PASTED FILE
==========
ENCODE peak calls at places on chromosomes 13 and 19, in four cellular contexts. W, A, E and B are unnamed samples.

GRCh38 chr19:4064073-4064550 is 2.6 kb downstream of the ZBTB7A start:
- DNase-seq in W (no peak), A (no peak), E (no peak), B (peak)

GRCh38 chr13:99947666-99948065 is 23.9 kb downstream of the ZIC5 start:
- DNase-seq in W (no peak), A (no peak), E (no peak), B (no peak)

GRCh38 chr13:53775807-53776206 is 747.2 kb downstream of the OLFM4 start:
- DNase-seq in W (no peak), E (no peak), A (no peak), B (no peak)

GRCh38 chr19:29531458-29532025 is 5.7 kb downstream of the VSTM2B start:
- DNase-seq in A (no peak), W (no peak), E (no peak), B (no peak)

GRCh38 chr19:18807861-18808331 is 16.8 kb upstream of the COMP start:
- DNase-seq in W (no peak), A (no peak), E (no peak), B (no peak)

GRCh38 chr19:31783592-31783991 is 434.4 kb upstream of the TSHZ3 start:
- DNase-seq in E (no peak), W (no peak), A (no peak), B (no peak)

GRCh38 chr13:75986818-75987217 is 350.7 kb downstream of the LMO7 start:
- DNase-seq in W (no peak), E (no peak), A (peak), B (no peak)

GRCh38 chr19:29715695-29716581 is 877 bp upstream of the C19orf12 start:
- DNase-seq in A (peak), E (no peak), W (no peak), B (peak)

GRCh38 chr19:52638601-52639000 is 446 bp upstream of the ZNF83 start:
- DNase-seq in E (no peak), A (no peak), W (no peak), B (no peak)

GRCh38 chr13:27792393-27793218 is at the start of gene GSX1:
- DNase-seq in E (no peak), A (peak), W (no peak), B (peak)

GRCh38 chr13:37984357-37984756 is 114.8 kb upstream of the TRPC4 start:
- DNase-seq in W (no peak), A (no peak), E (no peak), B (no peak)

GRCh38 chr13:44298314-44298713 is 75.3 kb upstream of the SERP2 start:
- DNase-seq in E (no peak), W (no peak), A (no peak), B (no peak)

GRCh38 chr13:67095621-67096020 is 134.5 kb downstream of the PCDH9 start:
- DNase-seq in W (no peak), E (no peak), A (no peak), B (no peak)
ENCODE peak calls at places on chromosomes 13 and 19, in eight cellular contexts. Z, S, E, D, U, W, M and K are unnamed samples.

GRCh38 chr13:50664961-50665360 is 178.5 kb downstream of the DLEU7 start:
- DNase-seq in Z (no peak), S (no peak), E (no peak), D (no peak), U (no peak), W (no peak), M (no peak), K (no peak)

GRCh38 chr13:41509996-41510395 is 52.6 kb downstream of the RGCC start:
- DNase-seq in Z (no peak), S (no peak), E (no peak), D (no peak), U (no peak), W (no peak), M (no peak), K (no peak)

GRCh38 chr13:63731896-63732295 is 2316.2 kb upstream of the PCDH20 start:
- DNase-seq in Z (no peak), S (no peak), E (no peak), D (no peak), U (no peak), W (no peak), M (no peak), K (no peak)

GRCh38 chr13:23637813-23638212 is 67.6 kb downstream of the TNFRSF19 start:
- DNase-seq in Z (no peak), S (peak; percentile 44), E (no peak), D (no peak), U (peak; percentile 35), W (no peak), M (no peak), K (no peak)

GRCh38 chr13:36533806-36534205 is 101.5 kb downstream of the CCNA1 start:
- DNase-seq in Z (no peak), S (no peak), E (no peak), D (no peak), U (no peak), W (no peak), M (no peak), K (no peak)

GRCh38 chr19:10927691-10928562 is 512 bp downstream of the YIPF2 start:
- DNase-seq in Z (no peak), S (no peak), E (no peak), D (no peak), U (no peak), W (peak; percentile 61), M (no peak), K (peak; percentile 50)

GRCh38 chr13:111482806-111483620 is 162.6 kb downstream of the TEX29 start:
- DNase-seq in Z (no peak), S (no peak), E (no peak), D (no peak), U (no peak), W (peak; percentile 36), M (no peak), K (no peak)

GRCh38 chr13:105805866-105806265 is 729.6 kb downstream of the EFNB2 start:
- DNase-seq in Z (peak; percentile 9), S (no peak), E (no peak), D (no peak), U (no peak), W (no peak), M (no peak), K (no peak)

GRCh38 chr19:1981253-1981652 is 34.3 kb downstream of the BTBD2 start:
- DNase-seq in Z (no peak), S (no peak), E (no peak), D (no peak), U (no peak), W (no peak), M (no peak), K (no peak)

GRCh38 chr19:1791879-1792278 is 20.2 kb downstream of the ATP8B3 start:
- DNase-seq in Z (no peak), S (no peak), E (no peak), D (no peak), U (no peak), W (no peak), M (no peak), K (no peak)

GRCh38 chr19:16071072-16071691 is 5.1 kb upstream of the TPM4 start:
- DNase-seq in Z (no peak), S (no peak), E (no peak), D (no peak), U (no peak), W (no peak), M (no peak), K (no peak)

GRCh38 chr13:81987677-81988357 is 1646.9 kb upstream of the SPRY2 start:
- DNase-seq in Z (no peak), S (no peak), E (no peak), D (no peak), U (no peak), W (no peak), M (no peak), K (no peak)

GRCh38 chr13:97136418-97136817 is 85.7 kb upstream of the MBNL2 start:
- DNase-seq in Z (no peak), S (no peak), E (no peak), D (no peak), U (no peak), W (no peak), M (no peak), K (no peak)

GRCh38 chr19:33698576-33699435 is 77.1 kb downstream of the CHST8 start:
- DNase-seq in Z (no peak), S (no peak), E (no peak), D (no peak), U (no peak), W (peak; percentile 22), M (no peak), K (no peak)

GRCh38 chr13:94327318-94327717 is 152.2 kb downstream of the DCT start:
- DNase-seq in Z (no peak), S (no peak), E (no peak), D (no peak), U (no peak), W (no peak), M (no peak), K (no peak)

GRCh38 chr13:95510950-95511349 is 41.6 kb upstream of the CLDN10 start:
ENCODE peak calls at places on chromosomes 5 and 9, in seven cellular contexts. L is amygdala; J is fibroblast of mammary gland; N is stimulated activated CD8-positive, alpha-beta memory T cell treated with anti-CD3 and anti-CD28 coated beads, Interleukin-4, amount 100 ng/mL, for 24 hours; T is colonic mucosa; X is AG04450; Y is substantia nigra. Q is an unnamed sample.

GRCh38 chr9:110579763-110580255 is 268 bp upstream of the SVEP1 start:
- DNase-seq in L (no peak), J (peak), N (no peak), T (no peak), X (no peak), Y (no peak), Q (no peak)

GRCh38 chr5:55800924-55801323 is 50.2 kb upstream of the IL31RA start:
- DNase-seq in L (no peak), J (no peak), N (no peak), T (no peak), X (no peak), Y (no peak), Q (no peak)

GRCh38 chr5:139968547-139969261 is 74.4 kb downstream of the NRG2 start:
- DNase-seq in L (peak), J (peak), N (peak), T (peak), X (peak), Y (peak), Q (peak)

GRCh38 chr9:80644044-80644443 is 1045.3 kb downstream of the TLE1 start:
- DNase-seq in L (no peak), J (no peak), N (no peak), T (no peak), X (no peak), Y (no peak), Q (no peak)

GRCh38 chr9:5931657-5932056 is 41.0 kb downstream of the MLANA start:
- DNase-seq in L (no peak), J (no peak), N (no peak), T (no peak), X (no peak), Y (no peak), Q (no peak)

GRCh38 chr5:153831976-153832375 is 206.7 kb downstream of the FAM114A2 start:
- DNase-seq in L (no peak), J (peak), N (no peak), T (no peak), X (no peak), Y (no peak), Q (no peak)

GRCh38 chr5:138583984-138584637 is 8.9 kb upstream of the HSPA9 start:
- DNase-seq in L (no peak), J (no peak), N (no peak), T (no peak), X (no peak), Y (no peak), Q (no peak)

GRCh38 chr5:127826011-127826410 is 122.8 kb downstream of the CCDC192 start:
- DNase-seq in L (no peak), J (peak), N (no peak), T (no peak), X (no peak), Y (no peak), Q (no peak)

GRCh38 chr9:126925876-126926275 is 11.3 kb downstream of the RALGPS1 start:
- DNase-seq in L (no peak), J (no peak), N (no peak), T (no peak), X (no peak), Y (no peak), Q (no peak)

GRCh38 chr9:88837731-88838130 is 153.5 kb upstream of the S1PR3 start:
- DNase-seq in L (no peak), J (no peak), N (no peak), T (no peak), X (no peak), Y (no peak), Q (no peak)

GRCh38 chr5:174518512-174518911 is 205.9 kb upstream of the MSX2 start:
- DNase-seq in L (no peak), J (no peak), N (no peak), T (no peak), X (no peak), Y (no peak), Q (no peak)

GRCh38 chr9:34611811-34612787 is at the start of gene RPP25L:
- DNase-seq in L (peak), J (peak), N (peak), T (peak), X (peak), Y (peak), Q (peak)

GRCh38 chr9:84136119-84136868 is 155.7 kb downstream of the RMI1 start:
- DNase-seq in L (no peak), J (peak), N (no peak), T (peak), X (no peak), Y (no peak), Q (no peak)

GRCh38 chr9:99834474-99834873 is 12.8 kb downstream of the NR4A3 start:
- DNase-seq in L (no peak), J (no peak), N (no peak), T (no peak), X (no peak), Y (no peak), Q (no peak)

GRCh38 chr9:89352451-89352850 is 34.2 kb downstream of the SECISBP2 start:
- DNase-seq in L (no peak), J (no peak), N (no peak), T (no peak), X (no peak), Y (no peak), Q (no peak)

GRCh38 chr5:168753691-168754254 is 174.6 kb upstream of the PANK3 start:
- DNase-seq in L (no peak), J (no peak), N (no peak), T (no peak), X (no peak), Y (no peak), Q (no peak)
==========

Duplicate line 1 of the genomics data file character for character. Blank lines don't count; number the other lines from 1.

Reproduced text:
ENCODE peak calls at places on chromosomes 13 and 19, in four cellular contexts. W, A, E and B are unnamed samples.